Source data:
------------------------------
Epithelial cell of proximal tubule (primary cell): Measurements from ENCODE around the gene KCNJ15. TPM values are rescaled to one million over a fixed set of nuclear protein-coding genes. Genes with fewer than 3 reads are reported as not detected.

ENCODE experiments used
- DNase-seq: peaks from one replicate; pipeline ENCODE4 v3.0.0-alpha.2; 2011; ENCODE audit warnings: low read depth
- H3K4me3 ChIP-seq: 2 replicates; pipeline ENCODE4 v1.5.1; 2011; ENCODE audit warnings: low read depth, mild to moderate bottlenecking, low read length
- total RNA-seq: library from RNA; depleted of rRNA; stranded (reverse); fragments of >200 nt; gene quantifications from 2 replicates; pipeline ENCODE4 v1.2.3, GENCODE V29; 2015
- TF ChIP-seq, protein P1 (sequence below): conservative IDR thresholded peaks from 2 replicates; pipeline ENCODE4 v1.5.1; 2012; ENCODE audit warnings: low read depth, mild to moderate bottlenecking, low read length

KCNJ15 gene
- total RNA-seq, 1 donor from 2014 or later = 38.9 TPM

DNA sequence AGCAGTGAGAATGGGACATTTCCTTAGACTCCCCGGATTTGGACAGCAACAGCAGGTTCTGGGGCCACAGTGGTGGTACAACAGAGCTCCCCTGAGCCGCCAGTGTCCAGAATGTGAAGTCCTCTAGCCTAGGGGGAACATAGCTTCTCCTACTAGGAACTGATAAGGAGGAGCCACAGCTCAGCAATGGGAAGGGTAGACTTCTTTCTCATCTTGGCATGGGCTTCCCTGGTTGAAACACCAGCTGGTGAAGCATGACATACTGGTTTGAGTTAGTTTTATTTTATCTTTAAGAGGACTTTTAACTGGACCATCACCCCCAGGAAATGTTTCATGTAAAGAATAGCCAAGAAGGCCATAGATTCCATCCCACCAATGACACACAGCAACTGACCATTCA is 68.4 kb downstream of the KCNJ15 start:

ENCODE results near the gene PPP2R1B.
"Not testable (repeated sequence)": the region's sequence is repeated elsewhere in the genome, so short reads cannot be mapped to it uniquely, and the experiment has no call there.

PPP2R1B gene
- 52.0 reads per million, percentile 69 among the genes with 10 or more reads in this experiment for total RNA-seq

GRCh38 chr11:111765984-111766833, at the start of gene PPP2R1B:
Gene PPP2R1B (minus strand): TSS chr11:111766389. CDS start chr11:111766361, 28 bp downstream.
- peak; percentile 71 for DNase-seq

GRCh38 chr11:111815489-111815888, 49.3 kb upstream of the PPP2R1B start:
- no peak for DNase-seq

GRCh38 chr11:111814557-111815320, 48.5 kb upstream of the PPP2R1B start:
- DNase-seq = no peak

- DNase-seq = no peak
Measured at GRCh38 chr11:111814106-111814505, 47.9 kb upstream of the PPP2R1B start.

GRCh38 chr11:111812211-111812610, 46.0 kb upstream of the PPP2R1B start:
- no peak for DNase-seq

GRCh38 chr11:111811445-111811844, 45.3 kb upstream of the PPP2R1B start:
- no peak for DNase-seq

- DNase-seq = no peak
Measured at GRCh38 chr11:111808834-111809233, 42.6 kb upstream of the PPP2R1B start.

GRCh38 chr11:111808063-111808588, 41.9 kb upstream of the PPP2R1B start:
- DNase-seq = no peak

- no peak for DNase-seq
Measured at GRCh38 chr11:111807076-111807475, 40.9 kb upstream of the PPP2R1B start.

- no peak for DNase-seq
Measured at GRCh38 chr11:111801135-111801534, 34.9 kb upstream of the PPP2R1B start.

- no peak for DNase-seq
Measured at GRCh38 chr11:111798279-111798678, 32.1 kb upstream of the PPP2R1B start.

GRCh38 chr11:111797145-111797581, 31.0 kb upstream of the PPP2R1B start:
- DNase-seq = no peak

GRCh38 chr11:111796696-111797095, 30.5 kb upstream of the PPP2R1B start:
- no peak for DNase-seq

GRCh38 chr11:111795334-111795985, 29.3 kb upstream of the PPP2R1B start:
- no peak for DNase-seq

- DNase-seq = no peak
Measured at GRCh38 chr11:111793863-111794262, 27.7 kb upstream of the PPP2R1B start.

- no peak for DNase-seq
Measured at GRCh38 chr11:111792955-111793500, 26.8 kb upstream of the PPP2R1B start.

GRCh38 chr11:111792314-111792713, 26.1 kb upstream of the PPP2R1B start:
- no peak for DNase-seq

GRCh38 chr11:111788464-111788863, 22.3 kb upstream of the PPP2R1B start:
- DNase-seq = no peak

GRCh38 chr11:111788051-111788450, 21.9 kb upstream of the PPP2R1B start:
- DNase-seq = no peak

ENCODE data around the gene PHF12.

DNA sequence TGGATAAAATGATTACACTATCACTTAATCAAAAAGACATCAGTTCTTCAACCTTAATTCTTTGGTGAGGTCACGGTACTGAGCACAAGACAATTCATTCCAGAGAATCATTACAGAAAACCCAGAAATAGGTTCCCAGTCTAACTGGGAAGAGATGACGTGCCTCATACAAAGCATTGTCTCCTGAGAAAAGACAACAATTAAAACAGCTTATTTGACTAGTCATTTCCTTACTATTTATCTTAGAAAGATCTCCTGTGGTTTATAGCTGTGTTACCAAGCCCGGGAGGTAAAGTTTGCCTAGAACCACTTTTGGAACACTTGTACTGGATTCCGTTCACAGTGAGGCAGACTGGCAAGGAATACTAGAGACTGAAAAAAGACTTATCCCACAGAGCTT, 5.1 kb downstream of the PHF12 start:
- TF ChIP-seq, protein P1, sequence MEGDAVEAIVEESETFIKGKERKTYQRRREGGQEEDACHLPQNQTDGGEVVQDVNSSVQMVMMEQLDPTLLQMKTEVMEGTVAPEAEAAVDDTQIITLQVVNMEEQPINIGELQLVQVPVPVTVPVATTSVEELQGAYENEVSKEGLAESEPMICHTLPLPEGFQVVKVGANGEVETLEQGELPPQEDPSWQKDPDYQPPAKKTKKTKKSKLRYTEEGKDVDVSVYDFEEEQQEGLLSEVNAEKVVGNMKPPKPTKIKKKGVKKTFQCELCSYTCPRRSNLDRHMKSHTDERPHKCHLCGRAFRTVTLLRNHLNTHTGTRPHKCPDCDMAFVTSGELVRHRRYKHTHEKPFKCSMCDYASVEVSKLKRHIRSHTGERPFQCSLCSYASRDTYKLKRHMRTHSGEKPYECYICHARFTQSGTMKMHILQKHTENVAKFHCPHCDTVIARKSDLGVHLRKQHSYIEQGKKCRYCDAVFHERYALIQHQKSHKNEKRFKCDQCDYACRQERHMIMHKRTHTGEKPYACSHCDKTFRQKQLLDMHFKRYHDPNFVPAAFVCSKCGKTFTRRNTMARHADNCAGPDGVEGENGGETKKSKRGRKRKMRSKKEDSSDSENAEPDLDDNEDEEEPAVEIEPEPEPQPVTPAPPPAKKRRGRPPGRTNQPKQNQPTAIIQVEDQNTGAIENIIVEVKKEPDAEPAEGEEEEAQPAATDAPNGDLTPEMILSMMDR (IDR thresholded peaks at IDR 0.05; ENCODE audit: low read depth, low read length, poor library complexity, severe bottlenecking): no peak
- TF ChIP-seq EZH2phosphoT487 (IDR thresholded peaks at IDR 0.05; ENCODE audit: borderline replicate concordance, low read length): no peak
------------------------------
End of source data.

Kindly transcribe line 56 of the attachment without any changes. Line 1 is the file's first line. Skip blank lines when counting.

- TF ChIP-seq EZH2phosphoT487 (IDR thresholded peaks at IDR 0.05; ENCODE audit: borderline replicate concordance, low read length): no peak